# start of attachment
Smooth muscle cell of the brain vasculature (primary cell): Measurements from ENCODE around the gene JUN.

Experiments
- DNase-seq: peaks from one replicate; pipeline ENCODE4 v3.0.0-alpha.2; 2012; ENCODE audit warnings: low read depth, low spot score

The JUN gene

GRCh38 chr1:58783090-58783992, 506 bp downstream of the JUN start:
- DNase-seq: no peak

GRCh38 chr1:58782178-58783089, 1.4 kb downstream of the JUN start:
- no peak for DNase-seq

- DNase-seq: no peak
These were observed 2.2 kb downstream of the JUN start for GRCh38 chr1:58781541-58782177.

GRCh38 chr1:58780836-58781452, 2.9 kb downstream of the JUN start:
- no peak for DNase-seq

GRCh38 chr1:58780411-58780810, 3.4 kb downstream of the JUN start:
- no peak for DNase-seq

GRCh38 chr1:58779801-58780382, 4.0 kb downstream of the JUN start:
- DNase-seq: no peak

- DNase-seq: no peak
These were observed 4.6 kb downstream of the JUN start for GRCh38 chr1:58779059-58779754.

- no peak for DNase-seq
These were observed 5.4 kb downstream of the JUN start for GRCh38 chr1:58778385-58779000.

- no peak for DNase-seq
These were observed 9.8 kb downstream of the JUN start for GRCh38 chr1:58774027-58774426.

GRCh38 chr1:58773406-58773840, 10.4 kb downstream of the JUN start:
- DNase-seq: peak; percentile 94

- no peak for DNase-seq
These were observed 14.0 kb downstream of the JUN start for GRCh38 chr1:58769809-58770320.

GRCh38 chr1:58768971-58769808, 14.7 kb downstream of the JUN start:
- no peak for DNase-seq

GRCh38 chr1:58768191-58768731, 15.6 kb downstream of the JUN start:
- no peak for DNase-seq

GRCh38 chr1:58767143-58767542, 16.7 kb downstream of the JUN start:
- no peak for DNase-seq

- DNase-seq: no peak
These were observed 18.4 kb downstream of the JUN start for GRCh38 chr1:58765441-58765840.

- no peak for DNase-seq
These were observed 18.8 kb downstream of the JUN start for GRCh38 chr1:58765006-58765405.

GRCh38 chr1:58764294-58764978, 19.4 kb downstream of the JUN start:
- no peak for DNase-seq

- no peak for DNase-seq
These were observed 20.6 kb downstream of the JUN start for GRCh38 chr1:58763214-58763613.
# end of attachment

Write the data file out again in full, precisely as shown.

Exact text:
Smooth muscle cell of the brain vasculature (primary cell): Measurements from ENCODE around the gene JUN.

Experiments
- DNase-seq: peaks from one replicate; pipeline ENCODE4 v3.0.0-alpha.2; 2012; ENCODE audit warnings: low read depth, low spot score

The JUN gene

GRCh38 chr1:58783090-58783992, 506 bp downstream of the JUN start:
- DNase-seq: no peak

GRCh38 chr1:58782178-58783089, 1.4 kb downstream of the JUN start:
- no peak for DNase-seq

- DNase-seq: no peak
These were observed 2.2 kb downstream of the JUN start for GRCh38 chr1:58781541-58782177.

GRCh38 chr1:58780836-58781452, 2.9 kb downstream of the JUN start:
- no peak for DNase-seq

GRCh38 chr1:58780411-58780810, 3.4 kb downstream of the JUN start:
- no peak for DNase-seq

GRCh38 chr1:58779801-58780382, 4.0 kb downstream of the JUN start:
- DNase-seq: no peak

- DNase-seq: no peak
These were observed 4.6 kb downstream of the JUN start for GRCh38 chr1:58779059-58779754.

- no peak for DNase-seq
These were observed 5.4 kb downstream of the JUN start for GRCh38 chr1:58778385-58779000.

- no peak for DNase-seq
These were observed 9.8 kb downstream of the JUN start for GRCh38 chr1:58774027-58774426.

GRCh38 chr1:58773406-58773840, 10.4 kb downstream of the JUN start:
- DNase-seq: peak; percentile 94

- no peak for DNase-seq
These were observed 14.0 kb downstream of the JUN start for GRCh38 chr1:58769809-58770320.

GRCh38 chr1:58768971-58769808, 14.7 kb downstream of the JUN start:
- no peak for DNase-seq

GRCh38 chr1:58768191-58768731, 15.6 kb downstream of the JUN start:
- no peak for DNase-seq

GRCh38 chr1:58767143-58767542, 16.7 kb downstream of the JUN start:
- no peak for DNase-seq

- DNase-seq: no peak
These were observed 18.4 kb downstream of the JUN start for GRCh38 chr1:58765441-58765840.

- no peak for DNase-seq
These were observed 18.8 kb downstream of the JUN start for GRCh38 chr1:58765006-58765405.

GRCh38 chr1:58764294-58764978, 19.4 kb downstream of the JUN start:
- no peak for DNase-seq

- no peak for DNase-seq
These were observed 20.6 kb downstream of the JUN start for GRCh38 chr1:58763214-58763613.